14.4%
11.7%
23.7%
1.7%
16.8%
7.2%
15.7%
8.7%
100.0%
(%) Value
Coins
Value
(%) Value
Number
(%) Volume
Value in millions of CFA francs.
Number in millions of units.
Source: BCEAO.
BCEAO Annual Report – 2012
68
Graph 9: Banknote inflows and outflows through BCEAO windows
35
30
As a percentage
En pourcentage
25
20
15
10
5
0
Bénin
Burkina
Côte d'Iv oire Guinée-Bissau
Entrées
Inflows
Mali
Niger
Sénégal
Togo
Sorties
Outflows
Source: BCEAO.
As a percentage
Graph 10: Coin inflows and outflows through BCEAO windows
Inflows
Outflows
Source: BCEAO.
BCEAO Annual Report – 2012
70
3.1.1.2 - Inflows
Inflows of banknotes through Central Bank windows totalled 1,737.8 million banknotes (11,427.5 billion
CFA francs), against 1,369.3 million banknotes (10,175.5 billion CFA francs) in 2011, an increase of
26.9% in volume and 12.3% in value.
The largest deposits in terms of value took place in Côte d'Ivoire (24.4%), Burkina Faso (18.4%) and
Senegal (15.3%). Deposits of coins through the windows of the Central Bank rose from 6.7 million units
in 2011 to 11.1 million units in 2012, representing a 65.7% increase in volume over the period. In terms
of value, they stood at 3,969.0 million CFA francs in 2012 against 1,820.0 million CFA francs the year
before.
Inflows could be broken down as follows, by country:
Table 21: Breakdown of inflows through BCEAO Branch windows
Benin
Banknotes
Value
(%) Value
Number
(%)
Volume
Coins
Value
(%) Value
Number
(%)
Volume
Burkina
Faso
Côte
d'Ivoire
1 662 045 2 102 085 2 786 798
14.5%
18.4%
24.4%
238.1
288.5
403.0
GuineaBissau
Mali
153 522 1 512 527
1.3%
13.2%
33.5
226.7
Niger
Senegal
572 303 1 745 466
5.0%
15.3%
103.0
275.5
Togo
Total
888 767 11 423 513
7.8%
100.0%
158.5
1 726.8
13.8%
16.7%
23.3%
1.9%
13.1%
6.0%
16.0%
9.2%
100.0%
344
8.7%
1.5
199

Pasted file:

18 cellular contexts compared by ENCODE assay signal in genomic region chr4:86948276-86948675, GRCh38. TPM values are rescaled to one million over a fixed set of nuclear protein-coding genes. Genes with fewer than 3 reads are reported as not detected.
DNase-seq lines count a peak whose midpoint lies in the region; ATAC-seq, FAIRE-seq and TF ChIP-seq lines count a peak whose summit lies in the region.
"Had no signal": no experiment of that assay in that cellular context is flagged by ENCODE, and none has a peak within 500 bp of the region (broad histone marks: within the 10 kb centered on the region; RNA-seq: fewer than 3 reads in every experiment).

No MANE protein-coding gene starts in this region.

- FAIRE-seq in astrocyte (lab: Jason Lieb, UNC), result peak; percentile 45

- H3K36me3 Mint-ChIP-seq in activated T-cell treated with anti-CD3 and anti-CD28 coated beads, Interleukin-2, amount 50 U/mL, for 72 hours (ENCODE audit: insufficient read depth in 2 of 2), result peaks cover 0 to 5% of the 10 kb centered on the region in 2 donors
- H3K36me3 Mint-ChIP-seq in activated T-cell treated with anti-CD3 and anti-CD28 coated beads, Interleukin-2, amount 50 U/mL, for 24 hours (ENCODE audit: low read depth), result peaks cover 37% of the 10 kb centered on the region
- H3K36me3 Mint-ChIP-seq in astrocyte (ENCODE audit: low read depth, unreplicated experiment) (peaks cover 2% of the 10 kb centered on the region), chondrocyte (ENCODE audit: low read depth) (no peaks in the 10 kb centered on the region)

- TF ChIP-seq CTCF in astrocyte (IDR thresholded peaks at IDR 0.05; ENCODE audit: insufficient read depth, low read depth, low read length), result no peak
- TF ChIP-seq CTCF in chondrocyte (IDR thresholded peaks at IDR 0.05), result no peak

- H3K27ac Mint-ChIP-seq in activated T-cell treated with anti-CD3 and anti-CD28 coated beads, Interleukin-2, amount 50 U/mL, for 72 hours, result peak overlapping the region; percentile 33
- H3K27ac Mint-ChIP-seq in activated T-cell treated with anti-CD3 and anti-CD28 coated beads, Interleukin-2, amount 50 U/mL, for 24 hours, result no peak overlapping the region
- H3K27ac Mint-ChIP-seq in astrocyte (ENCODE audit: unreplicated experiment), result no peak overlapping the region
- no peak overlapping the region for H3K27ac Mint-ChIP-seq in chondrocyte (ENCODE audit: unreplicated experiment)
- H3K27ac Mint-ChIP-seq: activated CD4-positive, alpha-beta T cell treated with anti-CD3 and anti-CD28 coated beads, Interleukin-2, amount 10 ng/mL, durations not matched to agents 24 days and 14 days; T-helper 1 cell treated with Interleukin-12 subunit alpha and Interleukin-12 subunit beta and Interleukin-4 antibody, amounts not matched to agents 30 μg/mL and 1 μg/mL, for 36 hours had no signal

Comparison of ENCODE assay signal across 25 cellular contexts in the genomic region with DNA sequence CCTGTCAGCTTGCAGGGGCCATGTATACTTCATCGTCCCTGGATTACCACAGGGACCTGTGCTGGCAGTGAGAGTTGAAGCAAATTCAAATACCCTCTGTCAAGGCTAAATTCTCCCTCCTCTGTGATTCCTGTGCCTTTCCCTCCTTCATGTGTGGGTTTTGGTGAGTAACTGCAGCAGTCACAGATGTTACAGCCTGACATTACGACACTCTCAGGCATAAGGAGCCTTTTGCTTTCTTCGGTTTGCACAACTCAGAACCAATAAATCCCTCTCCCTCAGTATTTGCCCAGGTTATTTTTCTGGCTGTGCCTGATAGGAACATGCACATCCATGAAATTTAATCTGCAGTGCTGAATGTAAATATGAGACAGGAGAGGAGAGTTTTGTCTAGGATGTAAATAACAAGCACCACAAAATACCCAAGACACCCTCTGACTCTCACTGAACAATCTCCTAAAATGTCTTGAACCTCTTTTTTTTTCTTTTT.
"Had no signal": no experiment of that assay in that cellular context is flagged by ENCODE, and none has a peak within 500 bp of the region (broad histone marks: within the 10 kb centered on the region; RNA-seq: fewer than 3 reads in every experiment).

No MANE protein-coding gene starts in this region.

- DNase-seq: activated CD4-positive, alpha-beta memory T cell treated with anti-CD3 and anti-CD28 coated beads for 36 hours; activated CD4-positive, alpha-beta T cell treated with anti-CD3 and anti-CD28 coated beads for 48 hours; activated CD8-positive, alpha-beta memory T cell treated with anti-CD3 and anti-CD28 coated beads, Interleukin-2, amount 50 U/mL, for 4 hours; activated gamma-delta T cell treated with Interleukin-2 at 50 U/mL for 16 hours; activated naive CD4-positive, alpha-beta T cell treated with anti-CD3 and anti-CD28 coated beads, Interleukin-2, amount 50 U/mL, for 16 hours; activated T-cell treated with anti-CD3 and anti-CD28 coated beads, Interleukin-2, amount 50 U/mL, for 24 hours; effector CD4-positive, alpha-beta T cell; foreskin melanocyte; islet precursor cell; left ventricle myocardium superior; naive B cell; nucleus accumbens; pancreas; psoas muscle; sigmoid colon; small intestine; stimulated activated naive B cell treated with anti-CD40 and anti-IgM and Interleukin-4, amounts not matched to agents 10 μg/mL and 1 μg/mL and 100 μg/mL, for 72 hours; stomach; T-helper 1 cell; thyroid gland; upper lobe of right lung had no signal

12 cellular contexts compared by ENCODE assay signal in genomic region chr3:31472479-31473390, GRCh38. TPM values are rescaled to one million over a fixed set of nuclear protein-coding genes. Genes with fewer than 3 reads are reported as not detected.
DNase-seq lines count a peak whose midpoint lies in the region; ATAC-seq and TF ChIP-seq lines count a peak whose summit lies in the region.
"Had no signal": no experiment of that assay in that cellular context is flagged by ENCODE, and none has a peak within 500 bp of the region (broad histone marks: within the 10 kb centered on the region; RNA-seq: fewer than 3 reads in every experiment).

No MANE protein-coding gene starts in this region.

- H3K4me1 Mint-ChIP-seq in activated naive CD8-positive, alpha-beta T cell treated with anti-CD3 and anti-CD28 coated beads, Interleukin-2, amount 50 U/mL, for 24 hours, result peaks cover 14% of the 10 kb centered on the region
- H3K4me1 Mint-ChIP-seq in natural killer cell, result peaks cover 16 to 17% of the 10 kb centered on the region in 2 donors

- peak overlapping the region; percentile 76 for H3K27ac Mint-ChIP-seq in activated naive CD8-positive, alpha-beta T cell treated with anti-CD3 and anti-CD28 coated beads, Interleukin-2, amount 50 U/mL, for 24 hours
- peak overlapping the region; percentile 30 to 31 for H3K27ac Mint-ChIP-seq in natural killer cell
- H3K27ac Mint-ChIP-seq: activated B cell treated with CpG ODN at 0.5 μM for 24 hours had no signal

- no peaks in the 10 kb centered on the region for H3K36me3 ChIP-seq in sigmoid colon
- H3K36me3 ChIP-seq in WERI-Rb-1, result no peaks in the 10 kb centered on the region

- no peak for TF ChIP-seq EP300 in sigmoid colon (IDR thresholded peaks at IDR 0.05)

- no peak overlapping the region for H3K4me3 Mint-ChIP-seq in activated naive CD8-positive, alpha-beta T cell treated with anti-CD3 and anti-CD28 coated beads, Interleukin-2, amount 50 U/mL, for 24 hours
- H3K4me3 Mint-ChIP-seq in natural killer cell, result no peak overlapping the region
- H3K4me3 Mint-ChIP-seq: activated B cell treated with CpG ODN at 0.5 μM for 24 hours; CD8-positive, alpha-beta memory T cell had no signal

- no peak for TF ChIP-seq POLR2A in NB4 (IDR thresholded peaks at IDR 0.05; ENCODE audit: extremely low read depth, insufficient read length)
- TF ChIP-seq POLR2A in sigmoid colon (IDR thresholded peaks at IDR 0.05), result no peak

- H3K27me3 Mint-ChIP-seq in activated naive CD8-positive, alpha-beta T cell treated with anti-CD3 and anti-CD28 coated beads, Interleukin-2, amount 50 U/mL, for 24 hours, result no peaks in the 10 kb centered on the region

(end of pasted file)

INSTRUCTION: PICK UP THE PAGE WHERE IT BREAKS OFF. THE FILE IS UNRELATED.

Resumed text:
5.0%
0.9
27
0.7%
0.3
295
7.4%
0.9
274
6.9%
0.7
323
8.1%
1.2
1 985
50.0%
4.3
520
13.1%
1.3
3 969
100.0%
11.1
13.1%
7.9%
2.7%
8.2%
6.6%
11.0%
38.6%
11.8%
100.0%
Value in millions of CFA francs.
Number in millions of units.
Source: BCEAO.
3.1.2 - Structure of fiduciary circulation
As at the end of December 2012, fiduciary circulation stood at 4,381.1 billion CFA francs against
4,099.4 billion CFA francs one year prior, for an increase of 6.9%. Large denominations made up
90.0% of banknotes in circulation as at 31 December 2012 against 91.5% over the same period in
2011.
BCEAO Annual Report – 2012
70
Table 22: Breakdown of banknotes and coins in circulation
(In millions of CFA francs)
Denominations
Banknotes
10 000
5 000
2 000
1 000
500
Coins
5 000
500
250
200
100
50
25
10
5
1
Total
31/12/10
3 787 657
2 831 036
644 327
166 611
145 683
31/12/11
3 945 809
2 939 909
669 185
163 722
172 993
145 517
346
49 824
5 705
20 553
35 767
15 832
7 625
6 049
3 557
259
3 933 174
153 610
352
54 308
5 774
22 132
36 531
16 528
7 935
6 176
3 615
259
4 099 419
31/12/12
4 218 446
3 107 444
672 549
196 843
226 570
15 040
162 684
360
58 404
5 698
24 752
36 935
17 760
8 440
6 367
3 708
259
4 381 130
Source: BCEAO.
3.2 - PROCESSING OF PAYMENTS WITHIN WAMU
3.2.1 - Cross-border flows of banknotes through BCEAO Branch windows
Cross-border flows of banknotes resulting from sorting operations during the 2012 financial year totalled
2,846.0 billion CFA francs against 1,541.2 billion CFA francs the previous financial year, for an increase
of 84.7%. The banknotes moved principally included those issued by the Branches in Côte d'Ivoire
(42.4%), Benin (11.6%), Mali (10.2%), Burkina Faso (10.5%) and Togo (9.4%).
The Burkina, Benin, Togo and Mali Branches registered the largest cross-border inflows of banknotes,
with respective shares of 27.3%, 24.6%, 16.6%, and 13.1%.
Table 23: Cross-border flows of banknotes through BCEAO Branch windows
(in billions of CFA francs)
FY 2011
(1)
FY 2012
(2)
Variation
(3)=(2)-(1)
Inflows Outflows Balance Inflows Outflows Balance
Benin
483.7
208.0
275.7
700.5
330.5
370.0
Burkina
101.8
211.3 -109.5
777.9
269.2
508.8
Côte d'Ivoire
53.2
602.4 -549.2
206.7
1 206.6
-999.9
Guinea83.2
37.6
45.6
22.5
66.0
-43.5
Bissau
Mali
202.1
112.9
89.2
371.9
289.4
82.5
Niger
145.3
129.7
15.6
120.5
243.9
-123.3
Senegal
110.5
151.3
-40.8
174.9
172.4
2.4
Togo
429.2
155.7
273.5
471.2
268.2
203.0
WAMU
1 609.0
1 609.0
2 846.0
2 846.0
-
Inflows Outflows Balance
216.8
122.5
94.3
676.1
57.8
618.3
153.5
604.2
-450.7
-60.7
28.4
-89.1
169.8
-24.8
64.4
42.0
1 237.0
176.4
114.2
21.1
112.5
1 237.1
-6.7
-138.9
43.2
-70.5
-0.1
Source: BCEAO.
BCEAO Annual Report – 2012
71
3.2.2 - Flows among WAMU member States
Capital flows between West African Monetary Union (WAMU) States slid by 620.1 billion or 4.0% to
15,069.5 billion in 2012, against 15,689.6 billion the year before. This slowdown was essentially due to
a 94.5% deterioration in net flows of capital to Burkina, and declines of 39.3% in net flows of capital to
Côte d’Ivoire, 37.7% in net flows to Mali and 38.1% to Togo.